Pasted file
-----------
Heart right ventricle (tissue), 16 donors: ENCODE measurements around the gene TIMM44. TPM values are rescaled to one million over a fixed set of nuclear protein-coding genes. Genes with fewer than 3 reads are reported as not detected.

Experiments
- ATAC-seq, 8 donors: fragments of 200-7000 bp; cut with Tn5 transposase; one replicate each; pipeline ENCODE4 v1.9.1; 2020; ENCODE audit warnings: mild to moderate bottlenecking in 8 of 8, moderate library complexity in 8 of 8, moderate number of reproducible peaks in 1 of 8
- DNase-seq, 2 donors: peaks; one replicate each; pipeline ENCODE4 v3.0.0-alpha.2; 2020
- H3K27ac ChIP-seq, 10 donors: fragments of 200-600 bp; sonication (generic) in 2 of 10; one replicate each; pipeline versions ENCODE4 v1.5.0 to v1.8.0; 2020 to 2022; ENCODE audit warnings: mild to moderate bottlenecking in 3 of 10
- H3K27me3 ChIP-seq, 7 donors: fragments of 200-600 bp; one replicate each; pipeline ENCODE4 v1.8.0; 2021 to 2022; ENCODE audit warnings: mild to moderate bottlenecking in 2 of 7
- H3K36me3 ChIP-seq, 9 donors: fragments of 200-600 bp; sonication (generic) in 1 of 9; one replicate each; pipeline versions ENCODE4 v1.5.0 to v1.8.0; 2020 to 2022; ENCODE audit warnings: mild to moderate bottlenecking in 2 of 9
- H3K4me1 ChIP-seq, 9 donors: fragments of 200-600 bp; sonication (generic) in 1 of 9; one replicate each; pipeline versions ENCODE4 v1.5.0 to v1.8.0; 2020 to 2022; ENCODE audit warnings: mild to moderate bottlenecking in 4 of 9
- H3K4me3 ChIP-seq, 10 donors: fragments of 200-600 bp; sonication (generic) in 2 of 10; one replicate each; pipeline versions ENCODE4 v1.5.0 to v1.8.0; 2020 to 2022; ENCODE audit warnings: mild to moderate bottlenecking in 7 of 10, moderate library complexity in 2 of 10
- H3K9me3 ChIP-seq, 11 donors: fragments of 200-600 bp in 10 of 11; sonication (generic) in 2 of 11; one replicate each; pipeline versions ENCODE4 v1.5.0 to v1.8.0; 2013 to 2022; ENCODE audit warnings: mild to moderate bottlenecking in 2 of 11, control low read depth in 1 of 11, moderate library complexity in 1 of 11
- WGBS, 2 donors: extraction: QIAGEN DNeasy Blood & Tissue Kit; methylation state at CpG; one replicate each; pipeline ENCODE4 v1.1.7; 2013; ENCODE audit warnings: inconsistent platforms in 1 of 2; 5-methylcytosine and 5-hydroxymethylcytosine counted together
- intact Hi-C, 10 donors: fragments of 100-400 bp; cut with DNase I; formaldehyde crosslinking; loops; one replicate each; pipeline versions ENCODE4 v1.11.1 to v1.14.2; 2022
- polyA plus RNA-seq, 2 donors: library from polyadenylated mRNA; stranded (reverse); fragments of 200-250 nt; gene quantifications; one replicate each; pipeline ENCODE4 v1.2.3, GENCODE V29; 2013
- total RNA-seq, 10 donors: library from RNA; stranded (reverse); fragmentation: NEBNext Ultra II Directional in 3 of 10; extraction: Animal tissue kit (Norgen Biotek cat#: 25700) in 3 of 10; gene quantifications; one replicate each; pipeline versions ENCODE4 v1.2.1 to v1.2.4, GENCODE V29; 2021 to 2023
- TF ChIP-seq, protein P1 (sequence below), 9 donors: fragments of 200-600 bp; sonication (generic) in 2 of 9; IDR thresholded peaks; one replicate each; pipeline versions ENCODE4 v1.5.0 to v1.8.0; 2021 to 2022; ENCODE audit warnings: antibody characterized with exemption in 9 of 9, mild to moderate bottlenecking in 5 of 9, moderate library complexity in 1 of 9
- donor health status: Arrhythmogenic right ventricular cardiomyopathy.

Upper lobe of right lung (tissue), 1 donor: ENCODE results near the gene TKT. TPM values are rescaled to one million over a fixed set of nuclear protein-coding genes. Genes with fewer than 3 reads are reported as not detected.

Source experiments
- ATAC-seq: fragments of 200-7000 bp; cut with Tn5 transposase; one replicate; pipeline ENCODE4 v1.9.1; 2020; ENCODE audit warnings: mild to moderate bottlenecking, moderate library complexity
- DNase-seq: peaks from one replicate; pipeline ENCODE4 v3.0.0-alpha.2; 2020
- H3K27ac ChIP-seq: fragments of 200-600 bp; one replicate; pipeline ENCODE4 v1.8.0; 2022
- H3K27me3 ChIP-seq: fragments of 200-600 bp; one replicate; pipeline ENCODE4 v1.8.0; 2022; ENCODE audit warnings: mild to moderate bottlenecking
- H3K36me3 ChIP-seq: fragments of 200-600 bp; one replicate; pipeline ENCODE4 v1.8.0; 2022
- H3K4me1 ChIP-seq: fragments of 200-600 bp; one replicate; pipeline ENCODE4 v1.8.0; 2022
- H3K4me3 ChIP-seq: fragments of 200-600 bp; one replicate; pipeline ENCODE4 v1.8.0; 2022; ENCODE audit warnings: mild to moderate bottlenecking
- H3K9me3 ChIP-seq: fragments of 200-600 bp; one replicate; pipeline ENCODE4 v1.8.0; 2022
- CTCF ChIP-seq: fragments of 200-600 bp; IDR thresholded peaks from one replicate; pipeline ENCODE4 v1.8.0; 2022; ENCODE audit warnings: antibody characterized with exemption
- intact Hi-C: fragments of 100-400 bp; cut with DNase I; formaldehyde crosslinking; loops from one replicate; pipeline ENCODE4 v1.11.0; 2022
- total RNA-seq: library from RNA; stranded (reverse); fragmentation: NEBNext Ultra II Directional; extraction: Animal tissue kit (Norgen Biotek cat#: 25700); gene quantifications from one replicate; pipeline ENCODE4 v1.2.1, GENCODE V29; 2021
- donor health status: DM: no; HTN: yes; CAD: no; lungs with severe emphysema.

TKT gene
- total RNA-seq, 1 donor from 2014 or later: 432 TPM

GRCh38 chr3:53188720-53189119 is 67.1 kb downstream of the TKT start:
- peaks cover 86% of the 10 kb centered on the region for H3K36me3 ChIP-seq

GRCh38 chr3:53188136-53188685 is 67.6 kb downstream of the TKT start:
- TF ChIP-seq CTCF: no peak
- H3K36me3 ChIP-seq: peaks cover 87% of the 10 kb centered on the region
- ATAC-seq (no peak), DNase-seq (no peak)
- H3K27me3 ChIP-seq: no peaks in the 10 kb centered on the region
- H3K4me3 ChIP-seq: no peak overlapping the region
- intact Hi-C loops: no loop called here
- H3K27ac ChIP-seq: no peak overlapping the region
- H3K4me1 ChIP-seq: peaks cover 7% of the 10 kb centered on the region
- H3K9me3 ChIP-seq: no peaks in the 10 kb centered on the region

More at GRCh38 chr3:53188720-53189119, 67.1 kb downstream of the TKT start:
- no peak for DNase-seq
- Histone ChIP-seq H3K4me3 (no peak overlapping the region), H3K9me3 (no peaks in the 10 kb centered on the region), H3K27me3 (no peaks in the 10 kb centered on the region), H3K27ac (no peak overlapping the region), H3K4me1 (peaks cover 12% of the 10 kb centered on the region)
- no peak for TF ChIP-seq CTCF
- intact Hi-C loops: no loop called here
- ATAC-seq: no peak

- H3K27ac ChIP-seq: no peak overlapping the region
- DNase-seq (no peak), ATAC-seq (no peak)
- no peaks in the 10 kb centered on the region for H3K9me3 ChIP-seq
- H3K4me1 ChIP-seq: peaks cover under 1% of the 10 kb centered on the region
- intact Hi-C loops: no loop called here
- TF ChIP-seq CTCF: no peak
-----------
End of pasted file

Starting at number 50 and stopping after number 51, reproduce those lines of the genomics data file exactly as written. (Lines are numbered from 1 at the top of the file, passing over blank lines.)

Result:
- ATAC-seq: no peak

- H3K27ac ChIP-seq: no peak overlapping the region